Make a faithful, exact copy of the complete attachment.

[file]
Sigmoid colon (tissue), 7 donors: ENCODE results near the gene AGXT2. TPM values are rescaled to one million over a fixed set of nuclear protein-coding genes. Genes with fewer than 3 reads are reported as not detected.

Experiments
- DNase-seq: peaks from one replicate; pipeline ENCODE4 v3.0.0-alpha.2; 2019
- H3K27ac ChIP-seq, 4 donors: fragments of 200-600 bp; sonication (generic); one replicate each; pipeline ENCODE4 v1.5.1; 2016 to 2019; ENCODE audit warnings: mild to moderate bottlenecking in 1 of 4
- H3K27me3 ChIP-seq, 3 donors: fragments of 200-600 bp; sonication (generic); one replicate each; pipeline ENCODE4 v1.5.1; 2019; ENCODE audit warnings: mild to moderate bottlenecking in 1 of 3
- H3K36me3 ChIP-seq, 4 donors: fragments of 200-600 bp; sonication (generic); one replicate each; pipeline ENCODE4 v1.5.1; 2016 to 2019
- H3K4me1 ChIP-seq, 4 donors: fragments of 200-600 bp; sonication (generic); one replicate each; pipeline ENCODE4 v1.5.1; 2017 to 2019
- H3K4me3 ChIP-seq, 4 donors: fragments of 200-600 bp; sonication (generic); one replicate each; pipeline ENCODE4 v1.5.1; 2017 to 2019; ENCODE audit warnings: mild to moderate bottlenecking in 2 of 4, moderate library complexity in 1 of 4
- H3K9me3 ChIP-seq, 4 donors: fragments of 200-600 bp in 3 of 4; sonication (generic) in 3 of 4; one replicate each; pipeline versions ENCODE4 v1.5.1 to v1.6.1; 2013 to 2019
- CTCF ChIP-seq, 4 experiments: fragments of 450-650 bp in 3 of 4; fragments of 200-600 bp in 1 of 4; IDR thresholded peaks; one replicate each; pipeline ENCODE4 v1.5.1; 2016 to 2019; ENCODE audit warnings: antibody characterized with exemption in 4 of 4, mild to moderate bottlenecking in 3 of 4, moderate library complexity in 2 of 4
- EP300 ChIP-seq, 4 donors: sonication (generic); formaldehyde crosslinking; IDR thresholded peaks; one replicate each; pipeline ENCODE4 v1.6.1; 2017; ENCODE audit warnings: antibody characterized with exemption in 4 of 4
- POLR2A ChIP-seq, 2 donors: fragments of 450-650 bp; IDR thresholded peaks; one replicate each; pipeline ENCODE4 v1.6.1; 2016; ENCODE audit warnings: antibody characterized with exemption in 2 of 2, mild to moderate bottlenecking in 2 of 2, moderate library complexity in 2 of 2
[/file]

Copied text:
Sigmoid colon (tissue), 7 donors: ENCODE results near the gene AGXT2. TPM values are rescaled to one million over a fixed set of nuclear protein-coding genes. Genes with fewer than 3 reads are reported as not detected.

Experiments
- DNase-seq: peaks from one replicate; pipeline ENCODE4 v3.0.0-alpha.2; 2019
- H3K27ac ChIP-seq, 4 donors: fragments of 200-600 bp; sonication (generic); one replicate each; pipeline ENCODE4 v1.5.1; 2016 to 2019; ENCODE audit warnings: mild to moderate bottlenecking in 1 of 4
- H3K27me3 ChIP-seq, 3 donors: fragments of 200-600 bp; sonication (generic); one replicate each; pipeline ENCODE4 v1.5.1; 2019; ENCODE audit warnings: mild to moderate bottlenecking in 1 of 3
- H3K36me3 ChIP-seq, 4 donors: fragments of 200-600 bp; sonication (generic); one replicate each; pipeline ENCODE4 v1.5.1; 2016 to 2019
- H3K4me1 ChIP-seq, 4 donors: fragments of 200-600 bp; sonication (generic); one replicate each; pipeline ENCODE4 v1.5.1; 2017 to 2019
- H3K4me3 ChIP-seq, 4 donors: fragments of 200-600 bp; sonication (generic); one replicate each; pipeline ENCODE4 v1.5.1; 2017 to 2019; ENCODE audit warnings: mild to moderate bottlenecking in 2 of 4, moderate library complexity in 1 of 4
- H3K9me3 ChIP-seq, 4 donors: fragments of 200-600 bp in 3 of 4; sonication (generic) in 3 of 4; one replicate each; pipeline versions ENCODE4 v1.5.1 to v1.6.1; 2013 to 2019
- CTCF ChIP-seq, 4 experiments: fragments of 450-650 bp in 3 of 4; fragments of 200-600 bp in 1 of 4; IDR thresholded peaks; one replicate each; pipeline ENCODE4 v1.5.1; 2016 to 2019; ENCODE audit warnings: antibody characterized with exemption in 4 of 4, mild to moderate bottlenecking in 3 of 4, moderate library complexity in 2 of 4
- EP300 ChIP-seq, 4 donors: sonication (generic); formaldehyde crosslinking; IDR thresholded peaks; one replicate each; pipeline ENCODE4 v1.6.1; 2017; ENCODE audit warnings: antibody characterized with exemption in 4 of 4
- POLR2A ChIP-seq, 2 donors: fragments of 450-650 bp; IDR thresholded peaks; one replicate each; pipeline ENCODE4 v1.6.1; 2016; ENCODE audit warnings: antibody characterized with exemption in 2 of 2, mild to moderate bottlenecking in 2 of 2, moderate library complexity in 2 of 2